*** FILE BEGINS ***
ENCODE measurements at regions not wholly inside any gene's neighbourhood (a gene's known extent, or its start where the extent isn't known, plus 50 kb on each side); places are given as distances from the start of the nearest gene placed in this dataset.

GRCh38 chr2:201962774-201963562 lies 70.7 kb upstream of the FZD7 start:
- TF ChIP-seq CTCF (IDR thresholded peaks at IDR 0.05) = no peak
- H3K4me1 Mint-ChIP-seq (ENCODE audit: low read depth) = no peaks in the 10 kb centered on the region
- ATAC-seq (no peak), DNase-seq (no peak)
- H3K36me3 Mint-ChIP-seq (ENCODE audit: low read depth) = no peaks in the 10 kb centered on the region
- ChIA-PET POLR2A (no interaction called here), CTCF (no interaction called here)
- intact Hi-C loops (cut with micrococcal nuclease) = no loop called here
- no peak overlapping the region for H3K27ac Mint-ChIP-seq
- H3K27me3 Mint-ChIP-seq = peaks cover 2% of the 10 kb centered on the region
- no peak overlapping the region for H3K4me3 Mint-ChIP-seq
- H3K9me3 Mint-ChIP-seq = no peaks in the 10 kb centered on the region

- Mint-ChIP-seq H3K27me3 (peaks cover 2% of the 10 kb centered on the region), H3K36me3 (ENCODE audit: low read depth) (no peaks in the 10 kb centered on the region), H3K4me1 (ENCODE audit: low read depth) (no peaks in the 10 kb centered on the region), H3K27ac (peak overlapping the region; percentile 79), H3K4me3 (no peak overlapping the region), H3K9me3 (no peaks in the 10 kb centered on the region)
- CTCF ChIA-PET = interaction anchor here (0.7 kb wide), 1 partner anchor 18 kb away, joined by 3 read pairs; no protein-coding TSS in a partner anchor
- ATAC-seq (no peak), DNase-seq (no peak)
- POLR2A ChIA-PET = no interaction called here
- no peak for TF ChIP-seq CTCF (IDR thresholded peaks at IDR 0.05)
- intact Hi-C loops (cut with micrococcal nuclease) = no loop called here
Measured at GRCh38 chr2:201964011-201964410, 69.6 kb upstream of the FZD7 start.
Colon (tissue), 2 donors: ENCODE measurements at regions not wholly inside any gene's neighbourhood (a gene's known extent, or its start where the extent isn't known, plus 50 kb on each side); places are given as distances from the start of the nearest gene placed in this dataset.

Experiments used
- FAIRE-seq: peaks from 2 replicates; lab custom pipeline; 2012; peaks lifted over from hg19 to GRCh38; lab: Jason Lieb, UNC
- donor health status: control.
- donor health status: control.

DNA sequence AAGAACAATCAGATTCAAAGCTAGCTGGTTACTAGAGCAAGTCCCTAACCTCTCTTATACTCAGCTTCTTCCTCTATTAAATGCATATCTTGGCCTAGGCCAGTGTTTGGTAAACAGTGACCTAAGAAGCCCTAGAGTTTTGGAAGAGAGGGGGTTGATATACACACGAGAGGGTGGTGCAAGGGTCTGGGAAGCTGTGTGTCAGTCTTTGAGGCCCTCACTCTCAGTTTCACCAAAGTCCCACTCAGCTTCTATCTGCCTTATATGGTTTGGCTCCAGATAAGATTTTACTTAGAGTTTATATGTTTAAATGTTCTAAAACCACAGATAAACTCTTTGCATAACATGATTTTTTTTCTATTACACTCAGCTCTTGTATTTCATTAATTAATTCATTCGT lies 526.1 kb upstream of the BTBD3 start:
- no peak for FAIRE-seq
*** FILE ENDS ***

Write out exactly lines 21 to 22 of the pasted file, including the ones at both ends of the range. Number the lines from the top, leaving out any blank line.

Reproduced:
Experiments used
- FAIRE-seq: peaks from 2 replicates; lab custom pipeline; 2012; peaks lifted over from hg19 to GRCh38; lab: Jason Lieb, UNC